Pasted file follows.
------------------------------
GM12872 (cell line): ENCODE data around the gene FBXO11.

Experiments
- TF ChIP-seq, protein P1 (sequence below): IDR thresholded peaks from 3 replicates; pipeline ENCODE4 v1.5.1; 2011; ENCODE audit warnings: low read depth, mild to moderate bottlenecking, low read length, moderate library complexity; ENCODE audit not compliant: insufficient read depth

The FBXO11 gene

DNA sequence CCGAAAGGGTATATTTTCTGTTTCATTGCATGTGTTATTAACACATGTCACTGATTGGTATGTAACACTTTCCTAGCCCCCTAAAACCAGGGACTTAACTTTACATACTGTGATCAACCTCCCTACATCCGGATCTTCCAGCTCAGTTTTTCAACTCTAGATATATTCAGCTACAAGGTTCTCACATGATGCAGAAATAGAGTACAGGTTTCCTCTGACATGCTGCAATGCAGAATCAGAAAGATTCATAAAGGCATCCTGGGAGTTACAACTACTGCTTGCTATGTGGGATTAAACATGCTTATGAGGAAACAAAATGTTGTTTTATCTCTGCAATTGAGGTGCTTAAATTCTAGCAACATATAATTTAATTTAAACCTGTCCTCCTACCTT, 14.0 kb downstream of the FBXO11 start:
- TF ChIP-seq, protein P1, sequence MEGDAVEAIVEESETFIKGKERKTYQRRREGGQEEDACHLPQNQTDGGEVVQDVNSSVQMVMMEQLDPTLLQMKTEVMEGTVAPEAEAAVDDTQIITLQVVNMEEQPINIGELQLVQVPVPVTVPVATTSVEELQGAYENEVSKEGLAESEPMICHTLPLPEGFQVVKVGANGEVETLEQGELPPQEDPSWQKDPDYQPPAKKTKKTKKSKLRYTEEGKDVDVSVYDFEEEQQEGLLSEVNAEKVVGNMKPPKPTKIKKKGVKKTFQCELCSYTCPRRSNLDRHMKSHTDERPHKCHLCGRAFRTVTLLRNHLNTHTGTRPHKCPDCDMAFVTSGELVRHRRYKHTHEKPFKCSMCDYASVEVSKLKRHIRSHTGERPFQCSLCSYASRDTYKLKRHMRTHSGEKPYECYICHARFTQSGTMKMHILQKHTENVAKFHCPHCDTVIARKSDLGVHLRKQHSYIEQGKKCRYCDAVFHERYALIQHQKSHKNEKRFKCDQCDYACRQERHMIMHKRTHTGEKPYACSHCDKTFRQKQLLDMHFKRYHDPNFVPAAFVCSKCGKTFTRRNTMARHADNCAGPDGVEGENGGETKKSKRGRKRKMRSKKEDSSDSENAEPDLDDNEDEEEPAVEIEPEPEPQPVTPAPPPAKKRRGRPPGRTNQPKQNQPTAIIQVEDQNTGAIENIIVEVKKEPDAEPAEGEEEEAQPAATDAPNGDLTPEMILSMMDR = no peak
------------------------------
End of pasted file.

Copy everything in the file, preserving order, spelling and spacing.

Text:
GM12872 (cell line): ENCODE data around the gene FBXO11.

Experiments
- TF ChIP-seq, protein P1 (sequence below): IDR thresholded peaks from 3 replicates; pipeline ENCODE4 v1.5.1; 2011; ENCODE audit warnings: low read depth, mild to moderate bottlenecking, low read length, moderate library complexity; ENCODE audit not compliant: insufficient read depth

The FBXO11 gene

DNA sequence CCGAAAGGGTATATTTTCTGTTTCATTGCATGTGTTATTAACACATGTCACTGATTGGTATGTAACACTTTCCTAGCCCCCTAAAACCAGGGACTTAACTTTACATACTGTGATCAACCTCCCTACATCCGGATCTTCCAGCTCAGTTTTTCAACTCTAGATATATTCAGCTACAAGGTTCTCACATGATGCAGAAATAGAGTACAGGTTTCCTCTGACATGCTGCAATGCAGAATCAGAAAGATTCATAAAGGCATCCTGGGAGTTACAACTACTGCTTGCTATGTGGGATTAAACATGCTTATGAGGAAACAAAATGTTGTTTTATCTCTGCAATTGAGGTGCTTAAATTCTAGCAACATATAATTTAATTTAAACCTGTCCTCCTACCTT, 14.0 kb downstream of the FBXO11 start:
- TF ChIP-seq, protein P1, sequence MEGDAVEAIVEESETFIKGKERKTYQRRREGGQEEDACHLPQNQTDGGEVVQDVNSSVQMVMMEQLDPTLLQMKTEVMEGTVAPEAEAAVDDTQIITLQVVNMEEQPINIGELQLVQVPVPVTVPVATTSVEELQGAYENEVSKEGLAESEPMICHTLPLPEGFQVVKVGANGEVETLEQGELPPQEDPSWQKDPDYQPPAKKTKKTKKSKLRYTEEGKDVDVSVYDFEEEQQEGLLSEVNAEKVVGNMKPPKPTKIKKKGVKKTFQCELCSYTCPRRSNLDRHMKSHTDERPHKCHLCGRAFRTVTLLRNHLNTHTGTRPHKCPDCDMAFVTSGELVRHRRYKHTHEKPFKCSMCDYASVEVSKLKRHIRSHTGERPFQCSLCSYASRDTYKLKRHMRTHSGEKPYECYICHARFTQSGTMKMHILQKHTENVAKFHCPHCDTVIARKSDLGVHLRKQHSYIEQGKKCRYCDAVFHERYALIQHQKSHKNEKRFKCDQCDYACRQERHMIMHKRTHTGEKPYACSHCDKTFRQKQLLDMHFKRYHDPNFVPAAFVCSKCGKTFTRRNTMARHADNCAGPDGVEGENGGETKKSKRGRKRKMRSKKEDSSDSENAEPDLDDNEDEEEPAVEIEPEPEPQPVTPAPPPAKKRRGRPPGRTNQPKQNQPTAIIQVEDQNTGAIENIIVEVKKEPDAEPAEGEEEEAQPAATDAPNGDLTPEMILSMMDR = no peak